Hillary Clinton has strengthened her position as the Democrat to beat in her quest to become the country's first woman president. But the biggest obstacle in her path to victory could be a young senator who few outside Florida know much about.
If Republican strategists were to assemble their ideal presidential candidate in a factory, a product resembling Marco Rubio would come rolling off the conveyor belts in a perfect package.
Clear communicator. Tick.
Good on television. Tick.
American Dream life story. Tick.
Strong Hispanic appeal. Tick.
Keeps gaffes to a minimum. Tick.
While other Republicans have gained far more attention, the 44-year-old Cuban-American has been quietly impressive.
Too quiet to trouble the leaders, one could joke. In the Republican race, he lies a distant third in an average of national polling by RealClear Politics, a long way behind Donald Trump and brain surgeon Ben Carson.
But for some who have closely followed US elections for years, he is the "real" frontrunner.
He probably has the best chance of anybody of being nominated, says Stu Rothenberg of the Rothenberg Political Report.
"If you gave me [truth drug] Sodium Pentothal and asked me who I thought had the best chance to be the presidential candidate, I would say Marco Rubio. He has charisma, pizzazz, youth and he's a terrific speaker."
But the race is still uncertain and there are question marks about his substance and experience, he warns. Some Republican voters see another Barack Obama, a 40-something senator who got to the White House and was ill-prepared.
Yet Rubio's is the name on the lips of many political insiders.
But why, with Trump and Carson so far ahead in the polls?
His path to victory would best be described as slow and steady.
In January as the primary contests loom, Republican voters will ask themselves who can really be president, says Rothenberg.
Those who have backed "outsider" candidates Trump and Carson as an expression of anger with the party's elite will turn to more mainstream contenders, he thinks.
"There could be boredom with Trump, there could be self-inflicted wounds but most likely it will be voters starting to evaluate candidates differently. They have always done that in the past. I can't guarantee they will this time but if they do the field will look much narrower."
They don't want to nominate another "old, white guy" if they want a chance, he says, and Rubio's background would put him ahead of the well-financed but struggling ex-Florida governor, Jeb Bush.
A lot of candidates like to cast their life story as a rags-to-riches American fable, but Rubio has a strong and compelling case to make.
Born in Miami to Cuban immigrants, he lived in Las Vegas for a while as a child, where his father was a barman and his mother a housekeeper. After high school in Miami, his degrees in political science and then in law amassed a $100,000 student debt that he only paid off in recent years.
He scaled the political ladder in Florida at speed, culminating in a Senate seat in 2010 after a race he was never expected to win.
"When I entered that race, the only people who thought I could win all lived in my home. Four of them were under the age of 10," he has said.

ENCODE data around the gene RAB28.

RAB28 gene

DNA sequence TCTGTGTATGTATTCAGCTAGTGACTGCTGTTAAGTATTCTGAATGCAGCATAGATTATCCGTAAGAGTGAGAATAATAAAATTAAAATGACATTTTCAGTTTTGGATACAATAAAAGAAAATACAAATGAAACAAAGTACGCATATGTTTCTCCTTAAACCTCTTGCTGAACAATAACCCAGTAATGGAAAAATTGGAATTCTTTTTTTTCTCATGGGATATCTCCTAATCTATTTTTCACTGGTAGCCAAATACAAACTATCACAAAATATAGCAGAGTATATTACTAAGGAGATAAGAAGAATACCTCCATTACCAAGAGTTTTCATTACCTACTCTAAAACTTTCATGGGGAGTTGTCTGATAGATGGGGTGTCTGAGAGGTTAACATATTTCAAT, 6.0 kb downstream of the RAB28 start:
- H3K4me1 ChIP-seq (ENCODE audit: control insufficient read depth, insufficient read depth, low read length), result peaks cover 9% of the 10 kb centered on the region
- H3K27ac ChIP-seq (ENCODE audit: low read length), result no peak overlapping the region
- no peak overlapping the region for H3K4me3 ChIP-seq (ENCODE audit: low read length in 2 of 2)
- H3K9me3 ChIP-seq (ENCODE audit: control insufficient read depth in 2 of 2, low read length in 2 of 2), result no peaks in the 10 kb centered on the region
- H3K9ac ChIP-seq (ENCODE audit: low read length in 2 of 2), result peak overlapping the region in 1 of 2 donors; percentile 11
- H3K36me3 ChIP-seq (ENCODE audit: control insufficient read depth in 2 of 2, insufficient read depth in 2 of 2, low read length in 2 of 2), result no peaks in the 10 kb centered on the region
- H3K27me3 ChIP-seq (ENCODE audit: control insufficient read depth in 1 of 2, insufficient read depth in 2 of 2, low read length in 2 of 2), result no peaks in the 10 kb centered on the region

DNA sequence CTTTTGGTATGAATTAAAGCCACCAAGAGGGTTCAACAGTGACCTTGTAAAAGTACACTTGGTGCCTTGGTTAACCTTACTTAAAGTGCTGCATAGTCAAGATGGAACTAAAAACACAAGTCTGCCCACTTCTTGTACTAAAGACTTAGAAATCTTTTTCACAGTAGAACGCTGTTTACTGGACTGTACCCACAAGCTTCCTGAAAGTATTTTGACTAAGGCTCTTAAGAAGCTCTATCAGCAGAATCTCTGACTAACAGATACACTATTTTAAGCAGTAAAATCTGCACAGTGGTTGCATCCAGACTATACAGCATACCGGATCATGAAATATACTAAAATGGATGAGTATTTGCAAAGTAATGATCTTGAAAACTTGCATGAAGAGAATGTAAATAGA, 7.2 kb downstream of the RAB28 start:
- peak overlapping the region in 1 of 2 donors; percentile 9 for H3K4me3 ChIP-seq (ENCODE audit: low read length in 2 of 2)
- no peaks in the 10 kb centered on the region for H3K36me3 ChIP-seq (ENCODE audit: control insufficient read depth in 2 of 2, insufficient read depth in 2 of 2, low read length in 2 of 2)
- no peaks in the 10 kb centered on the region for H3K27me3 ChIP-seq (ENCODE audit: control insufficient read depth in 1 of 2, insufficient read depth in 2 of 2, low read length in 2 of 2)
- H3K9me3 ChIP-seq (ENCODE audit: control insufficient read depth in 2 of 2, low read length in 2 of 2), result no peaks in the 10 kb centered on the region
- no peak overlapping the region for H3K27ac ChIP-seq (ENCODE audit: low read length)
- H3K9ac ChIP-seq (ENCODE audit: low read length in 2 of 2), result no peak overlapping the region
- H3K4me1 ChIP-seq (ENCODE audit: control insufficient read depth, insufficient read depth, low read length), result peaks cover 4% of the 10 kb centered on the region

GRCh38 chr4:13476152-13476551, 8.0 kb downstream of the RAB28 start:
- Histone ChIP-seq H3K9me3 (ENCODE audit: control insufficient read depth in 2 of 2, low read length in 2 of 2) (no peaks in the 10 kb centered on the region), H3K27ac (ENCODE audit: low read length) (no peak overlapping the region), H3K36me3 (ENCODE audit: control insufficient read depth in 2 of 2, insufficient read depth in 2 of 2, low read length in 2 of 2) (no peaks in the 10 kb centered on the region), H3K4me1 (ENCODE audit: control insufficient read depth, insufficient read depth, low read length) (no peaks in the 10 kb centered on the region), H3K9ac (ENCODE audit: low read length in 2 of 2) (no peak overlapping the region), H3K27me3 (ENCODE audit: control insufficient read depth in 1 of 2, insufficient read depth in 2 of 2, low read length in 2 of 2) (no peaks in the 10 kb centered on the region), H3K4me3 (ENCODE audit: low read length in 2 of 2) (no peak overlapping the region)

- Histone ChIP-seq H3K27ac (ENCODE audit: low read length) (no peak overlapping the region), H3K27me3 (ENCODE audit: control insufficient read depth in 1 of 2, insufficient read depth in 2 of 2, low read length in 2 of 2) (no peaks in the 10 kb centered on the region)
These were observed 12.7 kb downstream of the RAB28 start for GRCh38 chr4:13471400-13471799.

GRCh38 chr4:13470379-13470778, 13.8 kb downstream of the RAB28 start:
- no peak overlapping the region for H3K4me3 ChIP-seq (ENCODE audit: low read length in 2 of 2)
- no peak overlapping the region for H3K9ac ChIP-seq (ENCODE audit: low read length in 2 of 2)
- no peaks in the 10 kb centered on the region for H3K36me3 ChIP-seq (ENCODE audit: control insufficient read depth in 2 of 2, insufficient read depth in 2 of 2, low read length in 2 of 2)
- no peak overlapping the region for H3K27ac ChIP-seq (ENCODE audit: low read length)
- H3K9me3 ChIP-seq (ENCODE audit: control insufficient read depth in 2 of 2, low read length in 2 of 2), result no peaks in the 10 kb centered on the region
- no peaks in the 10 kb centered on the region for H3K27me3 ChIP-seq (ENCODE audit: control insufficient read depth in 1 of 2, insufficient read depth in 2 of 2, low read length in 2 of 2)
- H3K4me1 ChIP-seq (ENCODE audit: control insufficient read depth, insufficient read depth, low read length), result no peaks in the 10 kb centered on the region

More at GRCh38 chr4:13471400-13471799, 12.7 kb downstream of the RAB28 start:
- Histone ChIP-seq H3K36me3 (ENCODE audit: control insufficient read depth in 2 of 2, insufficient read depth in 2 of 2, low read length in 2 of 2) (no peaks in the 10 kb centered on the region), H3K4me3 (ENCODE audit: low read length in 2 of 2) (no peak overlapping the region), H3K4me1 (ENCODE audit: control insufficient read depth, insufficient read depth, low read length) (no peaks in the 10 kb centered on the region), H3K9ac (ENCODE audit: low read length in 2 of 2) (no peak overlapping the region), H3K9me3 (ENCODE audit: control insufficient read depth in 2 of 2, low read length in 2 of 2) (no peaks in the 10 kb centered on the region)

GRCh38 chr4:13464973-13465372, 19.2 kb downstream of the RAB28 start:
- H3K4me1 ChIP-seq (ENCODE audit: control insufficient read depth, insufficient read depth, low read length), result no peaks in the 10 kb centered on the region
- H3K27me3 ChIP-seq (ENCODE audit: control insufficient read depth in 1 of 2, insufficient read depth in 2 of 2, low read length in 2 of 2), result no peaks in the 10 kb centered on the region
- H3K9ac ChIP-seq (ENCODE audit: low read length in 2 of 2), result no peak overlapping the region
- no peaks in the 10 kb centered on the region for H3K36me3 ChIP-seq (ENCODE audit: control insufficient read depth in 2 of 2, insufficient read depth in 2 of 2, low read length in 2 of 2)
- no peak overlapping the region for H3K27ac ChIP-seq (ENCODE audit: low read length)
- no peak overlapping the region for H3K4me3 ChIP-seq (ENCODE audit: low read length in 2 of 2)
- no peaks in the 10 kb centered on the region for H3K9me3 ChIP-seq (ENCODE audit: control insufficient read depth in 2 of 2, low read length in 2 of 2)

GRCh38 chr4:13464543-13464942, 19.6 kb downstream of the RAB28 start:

Where Rubio stands
- Immigration: Used to be pro-citizenship but now takes a harder line
- Iran: Will undo nuclear deal "on day one"
- Pro-life: Right to life "trumps virtually any other right"
- Healthcare: Repeal Obama's signature law that extends insurance to millions
- Climate change: No evidence that humans responsible
- China: Promises to "get tough" about human rights
- Gun laws: Violence is due to mental illness
Socially conservative and hawkish on foreign policy, he toes the mainstream party line and appeals to both Wall Street and Tea Party factions of the party. But his powers of address arguably have no equal in the race.
A former Florida House Democratic minority leader, Dan Gelber, once said: "When Marco Rubio speaks, young women swoon, old women faint and toilets flush themselves."
These skills did desert him when it mattered, however. A very dry mouth when delivering a high-profile TV speech sparked water-drinking jokes and memes.
That awkward moment will be forgotten if he wins the Republican nomination, and many believe he is the candidate that Hillary Clinton, if she wins the Democratic race, will fear the most.
It's not just her appeal to Hispanics that he could dent but he offers a generational contrast with a woman who has been in politics for 20 years and who will be 69 come election day.
Clinton's husband Bill is reportedly among those concerned at this threat, and her team have long been preparing a detailed attack plan on how to neutralise his appeal. His harder line on undocumented migrants getting citizenship, a reversal in policy, is sure to figure.
Rubio's connection with young people is the key to Hillary's vulnerability, says Susan MacManus, political science professor at the University of South Florida in Tampa, who has followed the senator closely for many years.
He talks their language, listens to their music and has no wealth, she says. The fact he has had debts of his own
adds to this kinship.
"Here is a guy who understands their economics. Hillary needs to hold the young vote Obama won and she can't lose any of that."
Others believe, however, he's still a long shot. More like a vice-president pick, says political scientist Shaun Bowler, because he lacks cash.
"The difficulty for him is that there are still other strong - and stronger - candidates who will be left in the race even if or when Trump, Carson and others drop out.
"Rubio is doing OK but he doesn't have the resources these other candidates have."
That could yet change.
A polished performance by Rubio in the next Republican debate on Wednesday could convince Jeb Bush's donors to back the other Florida horse.